How horrible? Well, if you read Ben Goldacre’s Bad Science column in the Guardian, every week has a new example of either general failure to comprehend research and statistics, or cynical exploitation of this general failure. The book pulls together some of the great narratives of irrationality covered by Goldacre on his blog and for the paper: the great greasy mess of the Durham fish oils trials, the strange power of homeopathy, the depressing momentum of the MMR scare.

And what feels invigorating and entertaining as a weekly debunking takes on a more depressing character as it builds up into a bigger argument about the weakness of the media and the failure of public understanding of science. Christ, it really is dreadful. Newspapers and broadcast outlets routinely distort figures, present corporate press releases as interesting facts, and confound unlikly anecdotes with evidence – partly because the average jouralist is no better than any other average person at understanding figures, and partly because of the brutalising demands of churnalism and the economic need to pull out a striking headline.

Bad Science is an excellent tutorial in recognising the shabby stories and filtering out the nonsense from your news consumption (you’ll never read a report about nutrition without muttering, “Yes, but are they a dietitian?” to yourself). Once you’ve started disgarding the misinformation and the mangled data, though, there’s almost no science coverage left to read: some Saturdays, there’s probably only Goldacre. And even with his sharp writing and smart jokes, it’s undeniably all a bit bleak.

But you don’t just get your faith in journalism smashed out of you. You also get a high-speed course in all the mental distortions that make mistakes like mine with the dots, or Nick Cohen’s with the MMR, so easy to make. And then you get a breezy walkthrough of the ways science has developed to compensate for these crippling freaks of perception: placebo controlled trials, statistical analysis, things so sublimely elegant that once they’re explained it seems extraordinary that anyone ever got anything right without them – and so precisely counter-intuitive, it’s astonishing that people worked them out at all.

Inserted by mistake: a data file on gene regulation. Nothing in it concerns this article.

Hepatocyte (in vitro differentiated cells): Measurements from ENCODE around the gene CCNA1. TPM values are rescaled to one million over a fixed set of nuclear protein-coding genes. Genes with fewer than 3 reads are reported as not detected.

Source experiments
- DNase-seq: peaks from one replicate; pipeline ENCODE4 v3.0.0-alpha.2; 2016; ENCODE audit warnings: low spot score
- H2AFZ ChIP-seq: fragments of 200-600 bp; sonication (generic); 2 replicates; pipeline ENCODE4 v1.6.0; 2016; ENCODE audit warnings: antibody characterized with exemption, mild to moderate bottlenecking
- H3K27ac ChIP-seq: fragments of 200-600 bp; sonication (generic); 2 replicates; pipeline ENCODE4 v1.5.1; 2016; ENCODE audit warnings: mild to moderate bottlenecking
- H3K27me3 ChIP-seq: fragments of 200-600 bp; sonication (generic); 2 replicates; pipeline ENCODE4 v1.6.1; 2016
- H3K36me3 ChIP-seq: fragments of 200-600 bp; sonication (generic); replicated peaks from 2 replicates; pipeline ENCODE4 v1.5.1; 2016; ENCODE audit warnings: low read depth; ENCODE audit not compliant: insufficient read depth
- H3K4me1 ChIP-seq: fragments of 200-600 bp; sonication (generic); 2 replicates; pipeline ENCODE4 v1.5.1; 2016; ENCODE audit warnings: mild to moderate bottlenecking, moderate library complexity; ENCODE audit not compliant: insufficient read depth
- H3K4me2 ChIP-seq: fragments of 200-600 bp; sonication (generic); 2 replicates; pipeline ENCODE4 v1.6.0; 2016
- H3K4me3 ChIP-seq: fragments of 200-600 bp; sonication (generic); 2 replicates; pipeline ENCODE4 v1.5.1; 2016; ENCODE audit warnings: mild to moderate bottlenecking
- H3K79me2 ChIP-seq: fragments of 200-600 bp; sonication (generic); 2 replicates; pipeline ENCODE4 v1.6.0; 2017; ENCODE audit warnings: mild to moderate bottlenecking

For regular Bad Science readers, a lot of the book will feel familiar. But the force and clarity gained by putting everything in the same place is great, and even if you’ve soaked up everything Goldacre’s ever written – every post, tweet and blog comment – you should still buy and read this book, especially now it comes in a new mass-market paperback with the previously-withheld-due-to-legal-proceedings Matthias Rath chapter. (If you’ve already paid out for the first edition, the extra chapter is available to download. Lovely.) There aren’t many things you can buy that will genuinely make you smarter, but by giving you a thorough education in your own – and the media’s – ignorance, this book is worth an ocean of fish oil.

¹ Look, I know it’s pretty shabby to have started out a review of Bad Science with an unsourced anecdote. I think the essay is in Bully For Brontesaurus, and if anyone’s got a copy to hand and can correct my shambling memories, I’d be powerfully grateful.

Panned

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Stewart Lee’s Comedy Vehicle, “Toilet Books” on iPlayer (until 23 March 2009)

In a world of stratified markets, every special interest gets its own TV channel. If you’re hot for cars and stuff that explodes, you can watch Dave. If you like racy exploitation docs, there’s Channel 4. If you can simply never see too many expensively formulaic dramas about sexcrimes, Hallmark is your friend with a rolling schedule of Law And Order: SVU. So I’m expecting that very soon one of the networks will announce the launch of a channel to service my very own special interest: middle-aged men looking uncomfortable in suits while getting eloquently profane about how shit modern life is.

It could be called “Charlie” after the current king of being funny and a bit sneery. The idents could feature the channel’s stars looking really annoyed. You could even build the marketing campaign around pathetic puns on the channel’s name (“Coming up: Mark Kermode on Charlie!” – oh, how the laughter will ring out). Anyway, until someone picks up my obviously amazing idea, I’m going to be watching the very brilliant and funny Stewart Lee Comedy Vehicle on BBC2, Mondays, 10pm.